Now, let us assume for a second that Microsoft and Sony, and especially Sony, have not learnt anything from the massive losses that they incurred this gen, and that they again want to make a full generational leap to next generation. This assumes that the next Xbox and Playstation will have third party games running off the projected Unreal Engine 4, and they might leave the Wii U in the dust behind again, right?
No. And that’s the thing. We’ve hit the wall. We’ve hit the point of diminishing returns. With Unreal Engine 4, Epic themselves stated that the engine will be highly and fully scalable to all devices, including mobile devices. If mobile devices can run Unreal 4, then the Wii U can too, although it probably can’t support the full feature set. What this means is, third parties can basically put their games as they are on the Wii U, disable the high end physics and graphics setting that the Wii U probably cannot handle, and just sell it on the Wii U for minimal cost, with a minimal amount of copies sold required to even break even. Yes, the Xbox 3 and PS4 versions will most probably be superior… but the Gamecube and Xbox versions of multiplat games were always superior to PS2 versions, and that never mattered. As long as the Wii U is getting all the games, it’s in the race, even if it lacks some of the high end finesse said games will have on the other systems.
But what about the controller? Why would third parties want to muck around with the controller? Heck, why not? This isn’t the Wiimote- it’s a full fledged traditional controller with all the required buttons, triggers, and analog sticks right on there, with a touch screen thrown in for good measure. You can basically port the entire control scheme from the Xbox version of a game to the Wii U without any effort. You can just throw a map or a static menu on the screen. Hell, you can ignore the screen altogether, and just leave it blank, it doesn’t even matter. In any case, it’s not like the screen takes a lot of time to program for. It took the developers of Darksiders 2 less than twenty minutes to get the entire game running on the Wii U’s touch screen.
Okay, so the Wii U is powerful enough to support at least scaled down versions of third party games, and the controls aren’t an issue this time. What about online? What about it? Nintendo has clearly learned from the disaster of Wii and DS. Miiverse, which is a persistent always on social network available across all games, offering in game chat, including text, voice, and video chat, status messages, messaging, screenshot and video sharing, and unified accounts, all demonstrate that Nintendo has got a handle on online now. It was late to the party, but it’s finally got it, and with a fully featured online suite, the Wii U isn’t limited in that regard either.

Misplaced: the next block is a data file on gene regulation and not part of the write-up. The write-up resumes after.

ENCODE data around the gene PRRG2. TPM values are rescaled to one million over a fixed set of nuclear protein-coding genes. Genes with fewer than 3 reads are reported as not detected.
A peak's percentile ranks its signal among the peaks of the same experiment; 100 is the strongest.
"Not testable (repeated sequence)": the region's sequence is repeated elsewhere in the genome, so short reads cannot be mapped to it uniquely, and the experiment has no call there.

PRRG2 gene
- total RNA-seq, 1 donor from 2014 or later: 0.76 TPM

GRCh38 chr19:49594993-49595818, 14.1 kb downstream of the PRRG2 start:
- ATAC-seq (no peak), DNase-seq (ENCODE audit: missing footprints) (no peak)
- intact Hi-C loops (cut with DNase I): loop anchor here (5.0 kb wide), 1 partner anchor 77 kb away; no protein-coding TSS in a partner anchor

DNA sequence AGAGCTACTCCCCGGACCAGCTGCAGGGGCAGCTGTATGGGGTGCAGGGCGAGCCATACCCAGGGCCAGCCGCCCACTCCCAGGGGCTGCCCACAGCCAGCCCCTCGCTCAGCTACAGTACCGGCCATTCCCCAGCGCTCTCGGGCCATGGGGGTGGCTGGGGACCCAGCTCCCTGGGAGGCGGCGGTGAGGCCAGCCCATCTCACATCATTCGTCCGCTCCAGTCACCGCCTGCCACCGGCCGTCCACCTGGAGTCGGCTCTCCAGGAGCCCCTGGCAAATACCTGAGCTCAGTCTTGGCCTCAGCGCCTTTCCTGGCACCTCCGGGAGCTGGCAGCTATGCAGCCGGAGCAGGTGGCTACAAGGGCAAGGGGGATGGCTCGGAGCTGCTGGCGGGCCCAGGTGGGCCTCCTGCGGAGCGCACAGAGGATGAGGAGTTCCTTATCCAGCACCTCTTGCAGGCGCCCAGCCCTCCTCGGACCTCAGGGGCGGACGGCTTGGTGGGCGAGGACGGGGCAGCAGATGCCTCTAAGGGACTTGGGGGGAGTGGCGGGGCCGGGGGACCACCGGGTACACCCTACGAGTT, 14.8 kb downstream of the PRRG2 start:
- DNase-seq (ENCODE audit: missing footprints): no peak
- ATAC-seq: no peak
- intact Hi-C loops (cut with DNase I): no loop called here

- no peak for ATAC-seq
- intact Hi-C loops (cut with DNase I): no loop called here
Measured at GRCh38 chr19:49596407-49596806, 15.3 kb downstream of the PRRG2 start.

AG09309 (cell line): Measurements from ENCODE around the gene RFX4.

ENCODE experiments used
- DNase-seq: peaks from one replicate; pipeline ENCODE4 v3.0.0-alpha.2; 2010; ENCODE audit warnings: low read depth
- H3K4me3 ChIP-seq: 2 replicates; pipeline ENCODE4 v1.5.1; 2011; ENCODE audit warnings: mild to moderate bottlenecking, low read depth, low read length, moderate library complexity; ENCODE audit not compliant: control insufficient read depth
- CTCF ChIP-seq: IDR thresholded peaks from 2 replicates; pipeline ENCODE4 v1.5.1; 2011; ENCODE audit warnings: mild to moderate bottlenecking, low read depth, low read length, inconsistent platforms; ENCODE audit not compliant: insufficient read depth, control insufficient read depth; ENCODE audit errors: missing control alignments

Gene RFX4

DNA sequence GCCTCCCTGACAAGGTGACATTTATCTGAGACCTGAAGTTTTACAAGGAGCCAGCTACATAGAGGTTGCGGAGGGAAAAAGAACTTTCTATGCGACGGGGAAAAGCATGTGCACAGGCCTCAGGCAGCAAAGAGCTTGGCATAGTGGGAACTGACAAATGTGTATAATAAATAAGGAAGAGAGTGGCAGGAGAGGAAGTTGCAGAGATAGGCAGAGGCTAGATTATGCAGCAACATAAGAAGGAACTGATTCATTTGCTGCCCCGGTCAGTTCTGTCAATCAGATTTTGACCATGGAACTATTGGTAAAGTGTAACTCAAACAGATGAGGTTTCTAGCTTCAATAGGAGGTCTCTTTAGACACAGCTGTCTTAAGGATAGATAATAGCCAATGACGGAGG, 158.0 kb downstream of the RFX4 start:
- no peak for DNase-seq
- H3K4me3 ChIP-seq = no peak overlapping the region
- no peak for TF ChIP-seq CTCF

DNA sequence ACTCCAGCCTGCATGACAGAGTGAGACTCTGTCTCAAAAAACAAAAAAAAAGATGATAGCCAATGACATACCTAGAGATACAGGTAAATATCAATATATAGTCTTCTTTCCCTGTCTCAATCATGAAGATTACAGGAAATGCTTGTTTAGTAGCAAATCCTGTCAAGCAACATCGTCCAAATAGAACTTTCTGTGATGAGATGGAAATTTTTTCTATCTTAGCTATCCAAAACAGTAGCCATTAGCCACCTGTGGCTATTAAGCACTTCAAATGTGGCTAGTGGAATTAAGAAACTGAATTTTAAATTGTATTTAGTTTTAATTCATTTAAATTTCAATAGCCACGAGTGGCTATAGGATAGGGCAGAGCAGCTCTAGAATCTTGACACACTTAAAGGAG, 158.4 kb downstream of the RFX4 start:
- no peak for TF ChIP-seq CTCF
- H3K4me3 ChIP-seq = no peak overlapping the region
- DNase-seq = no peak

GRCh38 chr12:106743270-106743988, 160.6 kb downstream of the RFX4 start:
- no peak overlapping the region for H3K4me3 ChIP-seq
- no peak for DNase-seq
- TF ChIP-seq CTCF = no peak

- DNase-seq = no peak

Of course, now this brings us to the killer question: yes, the Wii U can run scaled down versions of next gen games. Yes, the online and control scheme aren’t an issue. But why would you buy a Wii U in the first place to play inferior versions of games, when you can just go to the next Xbox or Playstation instead, and also keep all your friends lists and achievements intact while you are at it?
Why indeed. Because Nintendo is using the same technique Sony used with PS2 to get a headstart, that’s why. Because even if you aren’t interested in Nintendo’s first party, they are making sure you will want to buy a Wii U anyway, to play a third party developed game that appeals to your sensibilities, that will be available only on the Wii U. From Rayman Legends, the sequel to last year’s breakout hit Rayman Origins, to Day-Z inspired Wii U exclusive survival horror ZombiU, from mass action title The Wonderful 101, to Monster Hunter 3 Ultimate, and finally, Bayonetta 2, the ultra violent, super sexed up sequel to one of this generation’s most ‘hardcore’ games, whatever that means, all of which are only available on the Wii U… you’ll probably end up buying one, if only to play these games.
But then, by the time the next Xbox and Playstation hit, you’ll already have a Wii U. Which will be getting all third party multiplat games anyway. Yes, you might even get the Playstation 4 or Xbox 720 for Uncharted or Halo, but why wouldn’t you get the multiplat games for the Wii U, where you would already have built up an online presence? Even if you don’t, enough people will, so that the game sells enough to turn a profit. Remember, a Wii U version of a multiplat will have minimal costs, in spite of all the scaling back.
Where does that leave us? The Wii U is launching at least a year before any of its competitors. It has a fully traditional control scheme, as well as the hook to sell it to the casuals. It has all the Just Dances and Wii Fits of the world, in addition to core third party support, both exclusive and multiplatform, from Rayman, ZombiU and Bayonetta to Call of Duty and Assassin’s Creed. It has the formidable backing of Nintendo’s first party. It has a full featured online suite. It’s just powerful enough to support any and all kinds of games.
The Wii U is primed for absolute domination next generation, especially if Nintendo plays all of its cards right. And judging by how well they handled the 3DS, especially in light of its initial failure, I have no doubt that they will.
Welcome home, Nintendo. It’s good to have you back.